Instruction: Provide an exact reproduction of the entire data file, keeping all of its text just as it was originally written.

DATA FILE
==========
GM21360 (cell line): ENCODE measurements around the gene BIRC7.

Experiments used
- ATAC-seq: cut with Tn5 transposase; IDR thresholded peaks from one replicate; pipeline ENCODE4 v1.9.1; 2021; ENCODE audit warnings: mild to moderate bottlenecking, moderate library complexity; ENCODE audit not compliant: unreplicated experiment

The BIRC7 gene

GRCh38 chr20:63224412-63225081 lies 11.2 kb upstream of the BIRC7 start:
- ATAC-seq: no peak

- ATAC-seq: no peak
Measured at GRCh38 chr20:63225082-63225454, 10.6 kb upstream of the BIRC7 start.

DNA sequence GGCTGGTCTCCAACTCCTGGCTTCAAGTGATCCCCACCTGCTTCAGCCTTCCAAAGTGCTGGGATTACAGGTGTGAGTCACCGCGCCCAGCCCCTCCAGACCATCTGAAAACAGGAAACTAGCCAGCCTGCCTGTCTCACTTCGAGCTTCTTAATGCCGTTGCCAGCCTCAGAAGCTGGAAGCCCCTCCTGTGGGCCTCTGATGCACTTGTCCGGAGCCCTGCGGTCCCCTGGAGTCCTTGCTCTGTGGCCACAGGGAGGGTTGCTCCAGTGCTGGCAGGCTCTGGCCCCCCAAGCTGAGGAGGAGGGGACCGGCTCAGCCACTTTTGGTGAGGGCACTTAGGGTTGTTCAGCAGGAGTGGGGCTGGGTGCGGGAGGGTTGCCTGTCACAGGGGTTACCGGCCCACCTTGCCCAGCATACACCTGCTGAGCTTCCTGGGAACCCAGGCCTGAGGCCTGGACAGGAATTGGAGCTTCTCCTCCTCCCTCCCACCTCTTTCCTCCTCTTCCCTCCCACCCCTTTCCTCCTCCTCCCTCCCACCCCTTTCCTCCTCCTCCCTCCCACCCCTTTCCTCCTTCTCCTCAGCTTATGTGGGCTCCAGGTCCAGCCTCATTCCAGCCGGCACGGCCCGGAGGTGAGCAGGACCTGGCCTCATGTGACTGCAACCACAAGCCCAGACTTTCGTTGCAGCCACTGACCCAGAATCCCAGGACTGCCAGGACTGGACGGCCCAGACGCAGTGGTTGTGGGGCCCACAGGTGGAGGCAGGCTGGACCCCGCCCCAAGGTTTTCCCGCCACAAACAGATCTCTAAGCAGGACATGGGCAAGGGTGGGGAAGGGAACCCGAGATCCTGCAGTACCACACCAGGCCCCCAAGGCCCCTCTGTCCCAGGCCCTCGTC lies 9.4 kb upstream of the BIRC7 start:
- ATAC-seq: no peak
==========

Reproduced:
GM21360 (cell line): ENCODE measurements around the gene BIRC7.

Experiments used
- ATAC-seq: cut with Tn5 transposase; IDR thresholded peaks from one replicate; pipeline ENCODE4 v1.9.1; 2021; ENCODE audit warnings: mild to moderate bottlenecking, moderate library complexity; ENCODE audit not compliant: unreplicated experiment

The BIRC7 gene

GRCh38 chr20:63224412-63225081 lies 11.2 kb upstream of the BIRC7 start:
- ATAC-seq: no peak

- ATAC-seq: no peak
Measured at GRCh38 chr20:63225082-63225454, 10.6 kb upstream of the BIRC7 start.

DNA sequence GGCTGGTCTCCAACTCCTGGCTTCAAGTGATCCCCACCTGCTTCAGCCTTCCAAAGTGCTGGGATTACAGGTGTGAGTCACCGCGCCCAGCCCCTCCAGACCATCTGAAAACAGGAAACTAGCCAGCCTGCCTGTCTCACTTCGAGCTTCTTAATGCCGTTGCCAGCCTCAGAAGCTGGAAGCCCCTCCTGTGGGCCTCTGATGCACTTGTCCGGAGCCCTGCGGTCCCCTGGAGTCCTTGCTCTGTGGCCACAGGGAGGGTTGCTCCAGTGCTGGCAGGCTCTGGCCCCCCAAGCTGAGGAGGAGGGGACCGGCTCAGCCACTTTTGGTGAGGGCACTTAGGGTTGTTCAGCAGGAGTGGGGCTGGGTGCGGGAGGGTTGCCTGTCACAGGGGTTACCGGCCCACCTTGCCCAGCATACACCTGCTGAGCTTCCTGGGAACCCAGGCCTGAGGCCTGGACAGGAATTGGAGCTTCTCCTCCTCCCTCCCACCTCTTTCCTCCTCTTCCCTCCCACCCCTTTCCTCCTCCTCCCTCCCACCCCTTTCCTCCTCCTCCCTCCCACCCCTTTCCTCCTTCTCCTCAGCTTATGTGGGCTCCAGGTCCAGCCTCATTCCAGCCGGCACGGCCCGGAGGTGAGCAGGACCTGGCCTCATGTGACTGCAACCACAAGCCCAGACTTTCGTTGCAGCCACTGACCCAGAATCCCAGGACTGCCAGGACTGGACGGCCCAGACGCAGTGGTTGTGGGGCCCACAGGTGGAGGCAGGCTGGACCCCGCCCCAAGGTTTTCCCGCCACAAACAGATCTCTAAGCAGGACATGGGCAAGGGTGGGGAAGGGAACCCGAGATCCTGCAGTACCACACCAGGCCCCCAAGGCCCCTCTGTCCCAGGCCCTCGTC lies 9.4 kb upstream of the BIRC7 start:
- ATAC-seq: no peak